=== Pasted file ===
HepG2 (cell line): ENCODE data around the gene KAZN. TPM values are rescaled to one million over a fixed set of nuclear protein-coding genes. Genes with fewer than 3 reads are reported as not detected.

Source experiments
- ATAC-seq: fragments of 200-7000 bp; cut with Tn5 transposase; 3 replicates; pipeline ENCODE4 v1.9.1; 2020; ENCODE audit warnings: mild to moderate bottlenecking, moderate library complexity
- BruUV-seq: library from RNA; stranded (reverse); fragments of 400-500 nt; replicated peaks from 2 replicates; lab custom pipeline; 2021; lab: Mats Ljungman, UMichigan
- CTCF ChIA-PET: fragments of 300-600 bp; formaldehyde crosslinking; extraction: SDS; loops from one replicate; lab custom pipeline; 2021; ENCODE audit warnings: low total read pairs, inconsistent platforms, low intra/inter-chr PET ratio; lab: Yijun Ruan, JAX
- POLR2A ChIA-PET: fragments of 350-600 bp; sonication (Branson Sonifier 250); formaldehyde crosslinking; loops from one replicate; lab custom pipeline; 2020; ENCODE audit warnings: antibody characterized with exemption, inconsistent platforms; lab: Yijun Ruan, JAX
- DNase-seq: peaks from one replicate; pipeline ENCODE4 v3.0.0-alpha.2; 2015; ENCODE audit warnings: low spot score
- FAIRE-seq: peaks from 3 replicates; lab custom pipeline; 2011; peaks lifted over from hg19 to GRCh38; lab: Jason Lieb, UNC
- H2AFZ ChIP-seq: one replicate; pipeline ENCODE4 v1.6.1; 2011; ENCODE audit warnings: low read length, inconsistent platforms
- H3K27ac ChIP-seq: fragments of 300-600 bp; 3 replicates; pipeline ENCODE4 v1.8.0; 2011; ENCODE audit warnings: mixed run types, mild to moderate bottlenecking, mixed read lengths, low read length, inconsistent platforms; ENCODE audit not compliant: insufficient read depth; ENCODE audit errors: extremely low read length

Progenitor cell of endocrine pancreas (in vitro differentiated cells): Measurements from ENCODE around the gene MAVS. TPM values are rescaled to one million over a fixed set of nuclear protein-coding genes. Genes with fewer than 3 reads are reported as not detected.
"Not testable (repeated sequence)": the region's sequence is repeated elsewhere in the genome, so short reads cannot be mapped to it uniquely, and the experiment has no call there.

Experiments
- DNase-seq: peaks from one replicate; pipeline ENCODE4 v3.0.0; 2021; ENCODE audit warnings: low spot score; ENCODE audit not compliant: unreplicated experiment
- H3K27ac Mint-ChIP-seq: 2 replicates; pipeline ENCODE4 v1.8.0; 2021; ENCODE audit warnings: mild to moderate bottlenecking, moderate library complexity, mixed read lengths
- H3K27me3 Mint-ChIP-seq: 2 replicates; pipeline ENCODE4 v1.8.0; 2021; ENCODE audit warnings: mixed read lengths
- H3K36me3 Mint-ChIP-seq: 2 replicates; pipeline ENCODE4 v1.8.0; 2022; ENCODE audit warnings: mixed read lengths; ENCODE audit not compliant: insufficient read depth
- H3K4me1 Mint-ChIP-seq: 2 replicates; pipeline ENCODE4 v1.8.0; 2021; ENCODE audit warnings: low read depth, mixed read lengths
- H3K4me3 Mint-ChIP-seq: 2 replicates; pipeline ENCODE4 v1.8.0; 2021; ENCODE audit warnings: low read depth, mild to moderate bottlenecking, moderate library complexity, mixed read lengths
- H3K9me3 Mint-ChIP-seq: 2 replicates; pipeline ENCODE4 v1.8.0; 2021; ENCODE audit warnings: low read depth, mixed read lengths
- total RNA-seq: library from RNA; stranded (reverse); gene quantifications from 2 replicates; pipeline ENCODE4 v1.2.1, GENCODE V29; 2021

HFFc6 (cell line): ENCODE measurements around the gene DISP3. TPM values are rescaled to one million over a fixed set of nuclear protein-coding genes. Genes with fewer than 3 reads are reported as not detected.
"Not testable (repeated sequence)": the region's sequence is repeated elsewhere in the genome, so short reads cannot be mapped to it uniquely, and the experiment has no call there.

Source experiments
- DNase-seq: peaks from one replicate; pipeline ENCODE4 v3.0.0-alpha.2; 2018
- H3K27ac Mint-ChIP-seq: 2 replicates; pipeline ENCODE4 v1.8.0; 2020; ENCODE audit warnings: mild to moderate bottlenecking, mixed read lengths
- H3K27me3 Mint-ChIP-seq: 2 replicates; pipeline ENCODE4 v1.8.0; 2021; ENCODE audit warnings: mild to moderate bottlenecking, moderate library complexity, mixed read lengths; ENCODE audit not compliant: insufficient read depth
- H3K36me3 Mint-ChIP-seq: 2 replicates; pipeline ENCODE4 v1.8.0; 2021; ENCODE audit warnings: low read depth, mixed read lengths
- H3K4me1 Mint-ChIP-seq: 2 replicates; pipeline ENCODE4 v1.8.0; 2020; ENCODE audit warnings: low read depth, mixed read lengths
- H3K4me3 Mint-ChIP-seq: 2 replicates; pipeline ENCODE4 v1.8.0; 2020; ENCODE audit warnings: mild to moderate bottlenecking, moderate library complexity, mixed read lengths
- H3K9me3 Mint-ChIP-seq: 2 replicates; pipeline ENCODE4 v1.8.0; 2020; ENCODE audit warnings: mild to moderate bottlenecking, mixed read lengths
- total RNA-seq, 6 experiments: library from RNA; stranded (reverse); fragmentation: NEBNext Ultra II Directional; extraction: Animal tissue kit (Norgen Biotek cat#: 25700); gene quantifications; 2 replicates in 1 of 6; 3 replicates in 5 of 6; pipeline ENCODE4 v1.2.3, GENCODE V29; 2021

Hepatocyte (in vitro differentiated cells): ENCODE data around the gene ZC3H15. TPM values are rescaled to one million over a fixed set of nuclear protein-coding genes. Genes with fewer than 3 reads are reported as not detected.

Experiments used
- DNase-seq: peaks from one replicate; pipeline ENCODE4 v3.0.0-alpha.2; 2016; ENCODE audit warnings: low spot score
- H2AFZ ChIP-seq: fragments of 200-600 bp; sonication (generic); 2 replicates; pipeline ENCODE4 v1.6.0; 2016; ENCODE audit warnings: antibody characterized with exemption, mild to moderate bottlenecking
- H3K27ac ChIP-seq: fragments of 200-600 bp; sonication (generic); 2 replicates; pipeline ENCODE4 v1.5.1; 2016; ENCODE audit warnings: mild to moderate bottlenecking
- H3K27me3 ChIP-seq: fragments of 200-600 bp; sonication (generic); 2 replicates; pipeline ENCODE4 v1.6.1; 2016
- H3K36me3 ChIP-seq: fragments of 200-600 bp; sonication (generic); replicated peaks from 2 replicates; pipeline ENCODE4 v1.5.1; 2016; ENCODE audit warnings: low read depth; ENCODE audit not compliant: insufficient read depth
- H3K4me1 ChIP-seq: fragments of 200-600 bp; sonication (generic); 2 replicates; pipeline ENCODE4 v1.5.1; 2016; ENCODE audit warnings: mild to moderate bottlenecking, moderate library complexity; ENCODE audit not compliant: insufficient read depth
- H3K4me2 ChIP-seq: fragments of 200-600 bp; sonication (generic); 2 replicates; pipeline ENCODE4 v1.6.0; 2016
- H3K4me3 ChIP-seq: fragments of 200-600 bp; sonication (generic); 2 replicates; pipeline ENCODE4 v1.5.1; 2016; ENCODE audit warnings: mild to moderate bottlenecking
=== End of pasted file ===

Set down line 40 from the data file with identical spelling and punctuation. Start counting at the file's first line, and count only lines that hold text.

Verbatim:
- H3K4me1 ChIP-seq: fragments of 200-600 bp; sonication (generic); 2 replicates; pipeline ENCODE4 v1.5.1; 2016; ENCODE audit warnings: mild to moderate bottlenecking, moderate library complexity; ENCODE audit not compliant: insufficient read depth